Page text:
“I’ve been doing this now for several years in movies. I have the same doubts I’ve always had. But I guess it’s about having a pursuit, and staying with a thing.”

Any advice for young actors? As Pacino told me at another press gathering: Don’t place too much importance on an audition, because you probably won’t get the part anyway.

But that doesn’t mean the audition itself is unimportant.

 Any advice for young actors? As Pacino told me at another press gathering: Don’t place too much importance on an audition, because you probably won’t get the part anyway.

 “'I remember, from early on, never expecting anything to come from an audition, because, otherwise, it would just be too disappointing,” Pacino said. “Like, I remember early on working on parts in plays. And I would go to an audition, and they would have their script there of the play they were doing, and I would say, ‘Could I do a monologue for you instead?’

“'Like, I remember going to an audition for this church group that would tour hospitals. And a lot of people in the group were singers. So I told them I was a monologist. And I did these monologues from The Connection, which was this Living Theatre thing about a dope addict, and I did Hamlet. And they had this bemused look on their faces afterwards, like they were thinking, ‘We're gonna take this guy to a hospital with us? He needs to go to a hospital!’

''But the thing is, I was able to have an audience to play out the monologues to. And I remember telling young actors later on, when I would speak to theater groups, to try and think of an audition as something you're never going to get -- but at least it's something where you'll find an audience.”

Starting at an early age

Pacino began finding his audience at an early age, while he and his mother shared a South Bronx apartment with her parents. Under the appreciative eye of his grandmother, Little Alfredo would take center stage in the living room, and act out scenes from movies he saw with his mom.

Later on, Pacino said, “I was a mimic in school. And I was the guy who read the Bible. You remember, in the auditorium, some guy would come in and read the Bible? Well, that was me. And I would over-read it, over-dramatize it, over-act it. And everybody thought that was something.”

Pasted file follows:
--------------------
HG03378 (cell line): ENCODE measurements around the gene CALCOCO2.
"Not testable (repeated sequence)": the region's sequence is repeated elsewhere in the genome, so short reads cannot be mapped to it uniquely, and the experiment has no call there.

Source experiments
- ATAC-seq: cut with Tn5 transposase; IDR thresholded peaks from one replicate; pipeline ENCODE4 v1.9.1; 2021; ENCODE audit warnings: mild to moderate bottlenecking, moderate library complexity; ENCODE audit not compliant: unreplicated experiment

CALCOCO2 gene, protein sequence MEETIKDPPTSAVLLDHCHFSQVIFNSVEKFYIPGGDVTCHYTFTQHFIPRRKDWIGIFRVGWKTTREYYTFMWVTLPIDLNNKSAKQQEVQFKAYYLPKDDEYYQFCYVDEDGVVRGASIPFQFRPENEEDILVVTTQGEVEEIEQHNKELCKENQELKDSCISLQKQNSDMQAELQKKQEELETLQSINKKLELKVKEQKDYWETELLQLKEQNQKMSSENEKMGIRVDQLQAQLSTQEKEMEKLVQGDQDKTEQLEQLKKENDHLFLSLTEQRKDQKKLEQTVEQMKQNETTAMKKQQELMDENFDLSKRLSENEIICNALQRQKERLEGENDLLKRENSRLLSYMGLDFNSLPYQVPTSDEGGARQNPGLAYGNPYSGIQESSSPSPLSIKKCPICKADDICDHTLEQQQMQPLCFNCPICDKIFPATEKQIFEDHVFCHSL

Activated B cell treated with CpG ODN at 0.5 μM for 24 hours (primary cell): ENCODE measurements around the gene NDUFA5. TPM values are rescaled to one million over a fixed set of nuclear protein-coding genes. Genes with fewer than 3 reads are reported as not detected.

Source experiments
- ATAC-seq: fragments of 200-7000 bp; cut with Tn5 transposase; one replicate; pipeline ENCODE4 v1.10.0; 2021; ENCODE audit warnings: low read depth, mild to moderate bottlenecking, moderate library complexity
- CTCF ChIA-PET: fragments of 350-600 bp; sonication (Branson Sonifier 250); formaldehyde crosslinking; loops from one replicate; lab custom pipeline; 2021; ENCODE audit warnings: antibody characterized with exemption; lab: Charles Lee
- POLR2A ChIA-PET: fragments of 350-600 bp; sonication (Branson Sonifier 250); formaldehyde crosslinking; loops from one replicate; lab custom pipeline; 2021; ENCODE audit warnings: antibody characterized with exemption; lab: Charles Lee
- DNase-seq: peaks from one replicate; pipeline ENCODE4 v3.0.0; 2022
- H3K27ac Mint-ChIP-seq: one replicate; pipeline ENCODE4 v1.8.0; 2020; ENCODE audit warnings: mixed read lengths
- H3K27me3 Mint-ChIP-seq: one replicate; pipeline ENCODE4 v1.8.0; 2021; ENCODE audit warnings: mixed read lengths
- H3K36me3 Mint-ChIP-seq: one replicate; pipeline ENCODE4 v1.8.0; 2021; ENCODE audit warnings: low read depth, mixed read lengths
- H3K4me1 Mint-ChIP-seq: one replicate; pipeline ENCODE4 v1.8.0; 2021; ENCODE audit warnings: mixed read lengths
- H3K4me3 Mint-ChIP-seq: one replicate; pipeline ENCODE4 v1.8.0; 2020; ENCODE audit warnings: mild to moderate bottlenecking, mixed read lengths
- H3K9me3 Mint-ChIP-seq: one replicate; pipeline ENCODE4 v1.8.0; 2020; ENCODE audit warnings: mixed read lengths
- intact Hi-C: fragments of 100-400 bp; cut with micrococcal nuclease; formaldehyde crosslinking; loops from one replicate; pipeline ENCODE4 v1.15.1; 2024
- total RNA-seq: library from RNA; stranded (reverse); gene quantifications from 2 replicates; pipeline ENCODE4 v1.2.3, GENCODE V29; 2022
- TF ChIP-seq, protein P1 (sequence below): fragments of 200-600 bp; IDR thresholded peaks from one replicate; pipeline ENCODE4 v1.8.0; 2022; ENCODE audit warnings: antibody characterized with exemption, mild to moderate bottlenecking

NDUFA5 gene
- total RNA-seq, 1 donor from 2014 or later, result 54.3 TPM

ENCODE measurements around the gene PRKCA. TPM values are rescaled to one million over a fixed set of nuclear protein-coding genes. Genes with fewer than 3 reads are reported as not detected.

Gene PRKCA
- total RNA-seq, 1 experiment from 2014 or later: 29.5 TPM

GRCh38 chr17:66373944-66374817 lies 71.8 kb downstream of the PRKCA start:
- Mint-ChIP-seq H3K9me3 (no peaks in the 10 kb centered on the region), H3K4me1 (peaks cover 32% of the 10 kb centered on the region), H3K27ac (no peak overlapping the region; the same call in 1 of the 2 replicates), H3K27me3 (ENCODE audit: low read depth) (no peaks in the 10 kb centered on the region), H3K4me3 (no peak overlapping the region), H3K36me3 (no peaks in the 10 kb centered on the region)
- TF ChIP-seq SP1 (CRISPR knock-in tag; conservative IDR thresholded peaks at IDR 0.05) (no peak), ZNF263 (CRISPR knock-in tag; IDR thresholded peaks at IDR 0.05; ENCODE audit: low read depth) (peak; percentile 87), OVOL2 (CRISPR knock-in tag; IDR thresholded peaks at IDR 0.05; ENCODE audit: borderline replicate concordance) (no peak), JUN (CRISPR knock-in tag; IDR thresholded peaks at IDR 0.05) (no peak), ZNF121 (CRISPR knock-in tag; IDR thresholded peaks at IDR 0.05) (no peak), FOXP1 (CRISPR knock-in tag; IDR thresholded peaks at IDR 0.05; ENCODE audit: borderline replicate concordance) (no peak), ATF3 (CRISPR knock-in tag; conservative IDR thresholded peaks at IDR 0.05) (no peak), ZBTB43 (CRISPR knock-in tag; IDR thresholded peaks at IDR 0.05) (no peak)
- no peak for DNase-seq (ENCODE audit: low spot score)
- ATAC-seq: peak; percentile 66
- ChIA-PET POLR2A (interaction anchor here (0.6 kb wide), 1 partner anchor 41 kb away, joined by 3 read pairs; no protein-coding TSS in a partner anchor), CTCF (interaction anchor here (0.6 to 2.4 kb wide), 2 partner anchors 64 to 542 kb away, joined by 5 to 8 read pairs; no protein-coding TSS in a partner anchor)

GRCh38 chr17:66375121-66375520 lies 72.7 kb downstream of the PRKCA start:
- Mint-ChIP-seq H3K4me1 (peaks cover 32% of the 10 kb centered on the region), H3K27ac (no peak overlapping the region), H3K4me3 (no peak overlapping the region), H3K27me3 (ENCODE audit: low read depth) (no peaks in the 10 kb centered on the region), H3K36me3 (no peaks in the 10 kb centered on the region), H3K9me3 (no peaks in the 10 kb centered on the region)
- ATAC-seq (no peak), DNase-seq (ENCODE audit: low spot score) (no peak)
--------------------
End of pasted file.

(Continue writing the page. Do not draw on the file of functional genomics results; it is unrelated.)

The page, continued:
His eighth-grade acting coach, ''this old woman named Mrs. Blanche Rothstein, she was very encouraging. And that's important. It's like that line from that play Orphans, about how you need an encouraging squeeze on the shoulders now and then. As I go on, I remember these things. I remember the other day, shaving, thinking for the first time that it was my mother, she also encouraged me. And I didn't realize it at the time. But as I think back, I see she did.”

So did many others. Pacino was advised to apply for admission to New York's High School for the Performing Arts. He did so, was accepted — and then flunked out at age 17. He fared much better at the Herbert Berghof Studio, where he studied under master acting coach Charlie Laughton, and in various off-Broadway theater companies. He made his theatrical breakthrough in the 1968 production of Israel Horovitz's The Indian Wants the Bronx, playing a vicious young hoodlum. The following year, he made his film debut as a bit player in a Patty Duke starring vehicle, Me, Natalie.

But it wasn't until 1971 that Pacino made his first big smash in movies, playing a mood-swinging heroin addict in Jerry Schatzberg's grimly realistic Panic in Needle Park. That led to his star-making role as Michael Corleone in The Godfather (1972), which in turn led to Serpico (1973) and Dog Day Afternoon (1975) and Scarface (1983) and Glengarry Glen Ross (1992) and Scent of a Woman (1992) and Angels in America (2003) and The Son of No One (2011) and on and on and on.

And come Monday evening, the journey will bring him to Jones Hall here in Houston.